45 Many of the Jews therefore, who had come with Mary and had seen what Jesus did, believed in him.
As we move into our second week of physical isolation, I received poetry written by a retired teacher and chaplain. Her poem has made her the poet laureate of the pandemic. Maybe you have read these hopeful words by Kitty O’Meara:
“And the people stayed home. And read books, and listened, and rested, and exercised, and made art, and played games, and learned new ways of being, and were still. And listened more deeply. Some meditated, some prayed, some danced. Some met their shadows. And the people began to think differently.
And the people healed. And, in the absence of people living in ignorant, dangerous, mindless, and heartless ways, the earth began to heal.
And when the danger passed, and the people joined together again, they grieved their losses, and made new choices, and dreamed new images, and created new ways to live and heal the earth fully, as they had been healed.”
To O’Meara, this is a time rife with frustration—as well as the potential for transformation, as her poem demonstrates. “We can wallow where we are or we can see the invitations. Anything that you can tap into that allows your feelings to be expressed creatively will do that for you. You will feel better on the other end of it. You will be changed,” she says. Yes, this is a season of frustration, but it can also be a season of change and creativity, if we recognize that in the midst of death and loss, there can be life and growth, if we will look for the signs of life. That is what our scripture from Ezekiel and John point to for us today – signs of live. Let us revisit Martha and Mary’s situation.
Martha and Mary send word to Jesus: “Lazarus is sick, really sick. We don’t know whether he’s going to make it.” They’ve heard the same stories as everybody has heard, how Jesus made a blind man see and healed a sick little boy. Maybe, just maybe, he could heal Lazarus, but at least Jesus needs to be here with his friend in his hour of need, and he ought to be here with us.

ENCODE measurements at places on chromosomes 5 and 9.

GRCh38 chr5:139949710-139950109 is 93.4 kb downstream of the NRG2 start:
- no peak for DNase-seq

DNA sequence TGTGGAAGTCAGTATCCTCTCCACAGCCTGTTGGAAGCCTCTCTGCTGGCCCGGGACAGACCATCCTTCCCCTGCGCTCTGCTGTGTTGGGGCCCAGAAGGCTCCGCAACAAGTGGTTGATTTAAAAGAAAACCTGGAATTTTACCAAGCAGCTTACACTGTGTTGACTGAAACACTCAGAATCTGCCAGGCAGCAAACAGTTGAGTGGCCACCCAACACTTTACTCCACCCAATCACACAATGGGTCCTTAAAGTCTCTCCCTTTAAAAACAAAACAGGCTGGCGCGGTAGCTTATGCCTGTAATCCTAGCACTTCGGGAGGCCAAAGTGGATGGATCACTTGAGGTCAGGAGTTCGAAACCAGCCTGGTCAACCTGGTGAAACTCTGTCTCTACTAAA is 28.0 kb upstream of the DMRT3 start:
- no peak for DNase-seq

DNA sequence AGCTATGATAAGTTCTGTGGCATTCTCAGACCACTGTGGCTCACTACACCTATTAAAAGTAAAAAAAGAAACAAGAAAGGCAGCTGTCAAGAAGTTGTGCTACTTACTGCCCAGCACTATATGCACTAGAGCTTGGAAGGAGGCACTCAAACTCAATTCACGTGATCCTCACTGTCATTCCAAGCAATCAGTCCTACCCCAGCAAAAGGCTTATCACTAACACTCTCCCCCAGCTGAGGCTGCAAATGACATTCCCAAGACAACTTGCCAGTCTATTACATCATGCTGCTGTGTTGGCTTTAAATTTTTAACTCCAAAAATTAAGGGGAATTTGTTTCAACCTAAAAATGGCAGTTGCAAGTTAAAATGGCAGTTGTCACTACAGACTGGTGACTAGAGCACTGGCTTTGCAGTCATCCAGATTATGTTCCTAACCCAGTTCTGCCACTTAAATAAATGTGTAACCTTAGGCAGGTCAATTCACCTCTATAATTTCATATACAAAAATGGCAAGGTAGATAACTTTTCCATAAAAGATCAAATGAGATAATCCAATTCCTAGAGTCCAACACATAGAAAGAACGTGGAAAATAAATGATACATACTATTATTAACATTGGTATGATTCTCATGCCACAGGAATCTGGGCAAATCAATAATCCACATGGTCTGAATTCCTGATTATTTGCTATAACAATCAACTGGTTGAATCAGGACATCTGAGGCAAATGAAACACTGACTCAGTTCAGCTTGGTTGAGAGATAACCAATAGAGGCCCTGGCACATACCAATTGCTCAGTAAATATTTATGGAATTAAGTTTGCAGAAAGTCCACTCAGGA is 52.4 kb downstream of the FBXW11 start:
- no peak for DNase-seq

You would assume Jesus would drop everything and rush to Bethany to the bedside of his best friend. He doesn’t. He stays where he is for several days. And then he decides to go. It’s dangerous. There is growing concern about him in Jerusalem, among the religious leaders, about what he’s up to, the crowds that gather, the potential for public disorder. Some people are calling him the Messiah, the one who will lead the people to throw off the yoke of their oppressors. The religious and political leaders in Jerusalem live with constant fear of a Roman crackdown, and frankly, this Jesus sounds like trouble. One of the twelve, Thomas, understands the risk of going to Bethany, just two miles outside the capitol city. “Let’s go and die with him,” Thomas says.
So they set out. Jesus has delayed—dallied, you might say. And sure enough, Lazarus dies before he gets there. Friends from the village have already gathered at the home. They bring food; they sit with the devastated sisters; trying to be helpful, they say comforting things; and they weep along with them, which is sometimes all you can do to be helpful in that situation.
Martha sees Jesus coming down the road, runs out to meet him. And she’s not happy. “You’re too late. You might have been able to help. At least you could have stood by his bedside and held his hand; you could have at least told him you loved him and said good-bye.”
Martha and Jesus exchange the kind of customary euphemisms we reach for at the funeral home: “He’s in a better place now.” We don’t know what else to say. And to Martha, Jesus says the most astounding, astonishing thing: “I am the resurrection and the life. Those who believe in me, even those who die, will live, and everyone who lives and believes in me will never die.”
Martha runs to tell her sister, Mary, that Jesus has finally shown up. Professor Frances Taylor Gench, says about the two sisters, “Don’t you just love these uppity women?” In a time when women were regarded as chattel, property, Mary and Martha insist on being taken seriously, and they are angry. Mary is just as irritated with Jesus as Martha is: “What took you so long? He’s already dead,” Mary says, overcome again with her grief. Finally Jesus shows some emotion. When he sees the neighbors weeping, sees Mary, dissolved in tears, he weeps too, finally—weeps for his friend, for his dear friend Lazarus, who is now dead and, in his tomb, and has been for four days. “Show me where he is buried,” says Jesus.